Promoting Alternative Thinking Strategies: A Preschool and Elementary School Curriculum
Promoting Alternative Thinking Strategies (PATHS) teaches elementary and preschool children about emotion, self-control, and problem solving. A series of evaluations of randomized controlled trials have reported program benefits for children. The PATHS curriculum (Kusche and Greenberg, 1994) has varied across studies as a function of the age of children, their abilities, and curriculum opportunities.
Greenberg, Kusche, and colleagues (1995) report on a randomized controlled trial in which four elementary schools and 14 special education classrooms were randomly assigned to deliver or not deliver the curriculum to students in grades 2 and 3. The school-year curriculum consisted of 60 lessons on emotional and interpersonal understanding, including identifying and appreciating various affective states, and how to control emotions. A Control Signals Poster, modeled after a stop sign with red, yellow, and green lights, taught students emotional control and problem solving in difficult social situations. Students learned to stop and try to calm themselves and think about how to handle the situation, how to implement their plan, and how to evaluate their conduct.
Greenberg, Kusche, and colleagues (1995) found that PATHS increased the students’ ability to understand and articulate emotions. Special education students had a greater understanding of other people’s ability to hide their feelings and the fact that feelings can change.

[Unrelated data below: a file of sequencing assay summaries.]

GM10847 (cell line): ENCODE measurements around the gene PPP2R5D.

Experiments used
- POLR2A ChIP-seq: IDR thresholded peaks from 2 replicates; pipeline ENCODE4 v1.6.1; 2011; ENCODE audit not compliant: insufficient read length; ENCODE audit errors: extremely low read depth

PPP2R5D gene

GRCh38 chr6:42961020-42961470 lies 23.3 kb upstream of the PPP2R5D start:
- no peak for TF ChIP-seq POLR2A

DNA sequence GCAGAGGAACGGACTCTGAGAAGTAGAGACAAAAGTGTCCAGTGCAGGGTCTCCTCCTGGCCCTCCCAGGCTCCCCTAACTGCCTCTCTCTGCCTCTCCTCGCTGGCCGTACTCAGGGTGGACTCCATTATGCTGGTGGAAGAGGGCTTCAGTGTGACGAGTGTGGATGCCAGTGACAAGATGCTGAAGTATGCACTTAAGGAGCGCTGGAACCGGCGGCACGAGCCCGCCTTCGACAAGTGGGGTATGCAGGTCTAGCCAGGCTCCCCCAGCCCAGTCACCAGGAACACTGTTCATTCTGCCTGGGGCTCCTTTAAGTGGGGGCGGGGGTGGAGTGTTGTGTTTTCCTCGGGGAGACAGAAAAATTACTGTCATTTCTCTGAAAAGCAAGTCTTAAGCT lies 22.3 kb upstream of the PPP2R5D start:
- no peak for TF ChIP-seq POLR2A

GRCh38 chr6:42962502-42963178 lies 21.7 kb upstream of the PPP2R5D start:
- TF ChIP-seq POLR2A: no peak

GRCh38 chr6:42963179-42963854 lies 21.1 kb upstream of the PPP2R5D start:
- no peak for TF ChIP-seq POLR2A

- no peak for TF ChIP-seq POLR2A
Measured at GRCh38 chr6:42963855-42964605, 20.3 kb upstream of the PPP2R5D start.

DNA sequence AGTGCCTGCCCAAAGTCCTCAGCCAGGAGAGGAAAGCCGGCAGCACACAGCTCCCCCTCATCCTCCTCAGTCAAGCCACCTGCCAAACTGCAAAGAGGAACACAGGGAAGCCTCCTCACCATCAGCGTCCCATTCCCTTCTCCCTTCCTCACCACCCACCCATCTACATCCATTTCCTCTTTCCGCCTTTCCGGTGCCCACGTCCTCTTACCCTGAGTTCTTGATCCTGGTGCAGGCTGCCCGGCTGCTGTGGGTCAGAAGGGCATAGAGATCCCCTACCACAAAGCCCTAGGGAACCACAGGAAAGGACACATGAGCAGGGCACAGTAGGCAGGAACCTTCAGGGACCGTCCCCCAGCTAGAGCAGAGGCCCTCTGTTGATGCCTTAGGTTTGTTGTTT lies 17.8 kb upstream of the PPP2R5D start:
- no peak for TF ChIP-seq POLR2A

In a randomized wait-list controlled trial of a version of PATHS with deaf children in elementary grades, Greenberg and Kusche (1998) found that PATHS students performed significantly better on a number of cognitive, social, and emotional measures. Kam, Greenberg, and Kusche (2004) report on a randomized controlled trial of PATHS in which 18 special education classrooms were assigned to either the intervention or the control. Students received the intervention when they were in first or second grade and completed assessments annually for the following three years. Those who received the program had significantly fewer externalizing and internalizing problems than control students, as well as a greater decrease in depression.
PATHS has also been evaluated as a universal intervention in the Fast Track study of the prevention of antisocial behavior. First grade students in schools (378 classrooms) in high-crime neighborhoods in four regions of the United States were randomized to receive or not receive a 57-lesson version of PATHS. Peer sociometric data indicated that PATHS classrooms had lower levels of aggression and hyperactive behavior and a more positive atmosphere, but they did not differ on any teacher ratings of classroom behavior (Conduct Problems Prevention Research Group, 1999b).